I used to wonder whether I deviated from God’s plan for me in who I married because I was in a season of rebellion when my husband and I met and married. I never once prayed about whether he was the man God intended for me – I honestly did not care whether he was or not.

My husband and I are different in many ways. His perfect evening is watching a Carolina basketball game, and I am lucky to know that basketball is the sport where they dribble a ball and shoot it at a hoop. My perfect evening is dinner and a movie, but my husband doesn’t like to go to the movies. As the “newness” of our marriage waned, I became acutely aware of our differences.

Several months ago, God showed me that my husband is indeed the one He planned for me all along. I asked my husband how he came to regular church attendance in college when his family did not take him to church after grade school. He shared that no matter which dorm he was assigned, he happened to be placed on a hall surrounded by Christians who invited him to church and other religious functions. Then, God reminded me that as a teenager, I had prayed for my future spouse. Even while I was in a season of rebellion, God honored those prayers to prepare a Christian husband for me. Talk about faithfulness!

While it is true that my husband and I are different in many areas, God has shown me that this makes us complementary. Our son does not need carbon copy parents. As a parenting team, our differences actually provide our son with a much richer family. And then we have similarities in the places that matter, the most important of which is loving the LORD.

Continued here.

[Graphic: Cartoon of Grace standing by a tree with “Me + U 4ever” carved into it. Courtesy Bitmoji.]

Marriage is about HOLINESS, not Happiness

Continued from here.

Before I move on to the next stage of my transformation journey, I’d like to share more of what I have learned about living marriage God’s way. I fear that many couples within the Church have bought into society’s views of marriage, which may account for why the divorce rate among Christians is as high as it is (although see this article that notes a correlation between regular church attendance and a lower divorce rate).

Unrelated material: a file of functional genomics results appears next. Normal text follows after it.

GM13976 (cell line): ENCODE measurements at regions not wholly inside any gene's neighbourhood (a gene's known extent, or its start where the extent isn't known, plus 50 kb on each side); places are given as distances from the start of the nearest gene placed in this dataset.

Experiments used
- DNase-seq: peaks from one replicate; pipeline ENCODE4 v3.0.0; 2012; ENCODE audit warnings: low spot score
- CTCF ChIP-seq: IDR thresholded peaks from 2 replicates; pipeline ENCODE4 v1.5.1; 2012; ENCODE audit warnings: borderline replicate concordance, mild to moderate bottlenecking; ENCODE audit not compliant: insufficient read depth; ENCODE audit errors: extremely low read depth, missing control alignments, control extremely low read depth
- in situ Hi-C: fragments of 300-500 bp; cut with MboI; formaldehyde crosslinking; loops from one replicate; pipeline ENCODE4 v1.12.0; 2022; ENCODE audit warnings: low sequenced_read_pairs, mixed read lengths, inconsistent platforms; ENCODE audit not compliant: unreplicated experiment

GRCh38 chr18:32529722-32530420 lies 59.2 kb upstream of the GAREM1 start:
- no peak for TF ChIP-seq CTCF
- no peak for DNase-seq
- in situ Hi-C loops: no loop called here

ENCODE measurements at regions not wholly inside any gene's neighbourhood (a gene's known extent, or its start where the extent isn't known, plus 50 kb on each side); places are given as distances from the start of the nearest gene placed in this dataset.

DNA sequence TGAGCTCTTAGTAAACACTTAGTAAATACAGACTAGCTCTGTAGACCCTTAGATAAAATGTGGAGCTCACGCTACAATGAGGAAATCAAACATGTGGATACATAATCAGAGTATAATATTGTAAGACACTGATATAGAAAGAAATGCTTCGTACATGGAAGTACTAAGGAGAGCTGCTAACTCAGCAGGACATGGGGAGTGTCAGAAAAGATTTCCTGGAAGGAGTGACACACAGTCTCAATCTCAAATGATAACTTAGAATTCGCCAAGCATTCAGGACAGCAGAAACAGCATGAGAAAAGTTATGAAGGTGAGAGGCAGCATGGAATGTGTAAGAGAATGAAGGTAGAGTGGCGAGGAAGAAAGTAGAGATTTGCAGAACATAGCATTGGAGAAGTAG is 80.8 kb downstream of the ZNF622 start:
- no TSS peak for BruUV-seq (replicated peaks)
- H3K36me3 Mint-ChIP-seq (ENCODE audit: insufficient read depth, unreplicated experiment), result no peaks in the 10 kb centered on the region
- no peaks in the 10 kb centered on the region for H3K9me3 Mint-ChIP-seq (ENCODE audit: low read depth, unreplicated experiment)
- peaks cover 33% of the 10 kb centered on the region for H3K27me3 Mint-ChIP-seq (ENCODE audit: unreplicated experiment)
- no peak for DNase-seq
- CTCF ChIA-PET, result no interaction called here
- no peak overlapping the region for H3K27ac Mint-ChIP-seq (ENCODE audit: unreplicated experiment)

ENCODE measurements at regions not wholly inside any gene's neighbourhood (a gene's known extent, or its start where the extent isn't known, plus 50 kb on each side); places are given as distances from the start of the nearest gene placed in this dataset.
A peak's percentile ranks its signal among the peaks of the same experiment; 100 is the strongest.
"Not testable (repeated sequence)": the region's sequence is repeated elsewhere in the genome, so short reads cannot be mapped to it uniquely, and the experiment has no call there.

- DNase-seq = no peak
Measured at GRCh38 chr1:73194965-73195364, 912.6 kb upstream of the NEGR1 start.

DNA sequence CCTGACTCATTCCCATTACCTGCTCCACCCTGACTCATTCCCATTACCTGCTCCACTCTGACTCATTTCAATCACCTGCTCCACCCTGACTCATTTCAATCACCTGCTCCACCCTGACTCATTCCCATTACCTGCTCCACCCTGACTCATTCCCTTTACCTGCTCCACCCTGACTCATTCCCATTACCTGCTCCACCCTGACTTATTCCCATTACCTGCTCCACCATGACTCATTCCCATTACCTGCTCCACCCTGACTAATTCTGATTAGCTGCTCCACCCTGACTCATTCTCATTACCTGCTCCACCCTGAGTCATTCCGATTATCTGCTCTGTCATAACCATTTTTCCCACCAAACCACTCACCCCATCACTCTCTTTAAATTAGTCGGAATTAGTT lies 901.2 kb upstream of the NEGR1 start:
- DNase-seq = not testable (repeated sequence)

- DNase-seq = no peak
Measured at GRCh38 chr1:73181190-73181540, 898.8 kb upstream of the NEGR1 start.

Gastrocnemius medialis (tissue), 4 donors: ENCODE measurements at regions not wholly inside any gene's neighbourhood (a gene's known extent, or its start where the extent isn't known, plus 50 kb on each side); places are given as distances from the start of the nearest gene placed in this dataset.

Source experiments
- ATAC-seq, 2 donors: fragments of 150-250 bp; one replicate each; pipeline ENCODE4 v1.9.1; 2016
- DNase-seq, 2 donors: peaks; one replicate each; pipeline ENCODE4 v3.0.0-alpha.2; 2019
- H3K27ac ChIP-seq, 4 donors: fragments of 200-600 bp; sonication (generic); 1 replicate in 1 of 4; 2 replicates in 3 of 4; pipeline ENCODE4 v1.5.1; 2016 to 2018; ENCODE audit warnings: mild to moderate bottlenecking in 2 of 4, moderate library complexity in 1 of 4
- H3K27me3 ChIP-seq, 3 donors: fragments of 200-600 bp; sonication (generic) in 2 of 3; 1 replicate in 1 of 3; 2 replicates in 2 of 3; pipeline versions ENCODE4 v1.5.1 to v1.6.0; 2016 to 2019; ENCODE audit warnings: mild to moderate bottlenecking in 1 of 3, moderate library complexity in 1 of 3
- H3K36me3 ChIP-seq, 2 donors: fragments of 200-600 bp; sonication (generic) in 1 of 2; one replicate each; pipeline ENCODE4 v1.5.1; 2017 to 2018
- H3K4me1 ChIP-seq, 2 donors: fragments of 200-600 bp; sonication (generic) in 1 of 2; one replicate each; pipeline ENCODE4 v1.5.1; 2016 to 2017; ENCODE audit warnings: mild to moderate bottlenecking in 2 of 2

God led me to Gary Thomas’ writings and the epiphany that happiness is not the point of marriage, which is the lie that society tells us. Society portrays marriage as the prince saving the damsel in distress, and then they live happily ever after. But what if the goal of marriage isn’t actually happiness, but holiness?

I heard a fabulous sermon on the radio during a road trip, but I don’t know who to credit. The pastor said these wise words: “If the person you are married to is ‘bad’ enough that Jesus had to die for his or her sins, then your spouse is going to annoy you from time to time.” Oh, the truth in those words … and it works both ways! Marriage yokes us to an imperfect person who … let’s face it … is selfish, just as we, at our cores, are also selfish. The damsel doesn’t want to clean up the prince’s dirty clothes off the floor – she wants him to meet her needs and keep her happy, regardless of her own selfishness.

God has shown my through Gary Thomas’ writings and Alex Kendrick’s and Stephen Kendrick’s book, The Love Dare, that marriage works best when I allow God to transform me into Christ’s image as I put my husband’s needs ahead of my own. Being married actually helps with the sanctification process because I have numerous opportunities to pay forward the unconditional love that God has given me. Because we are yoked together, I am more aware of my husband’s shortcomings than anyone else in the world (just as he is with mine), which puts me in a unique position to pray for him so God can intervene in places that nobody else sees.

I have also learned that God meant it when he said that a married couple is “one flesh.” When I am unconditionally loving to my husband, that love empowers me! Conversely, when I seek to harm my husband, that harm is inflicted upon me. Therefore, because you are one, God only needs one of you to submit to His authority (to actually do what He says to do) to heal your marriage. Because the Holy Spirit is in you while you are one with your spouse, your choice to align yourself with God will change your marriage, regardless of your spouse’s attitude.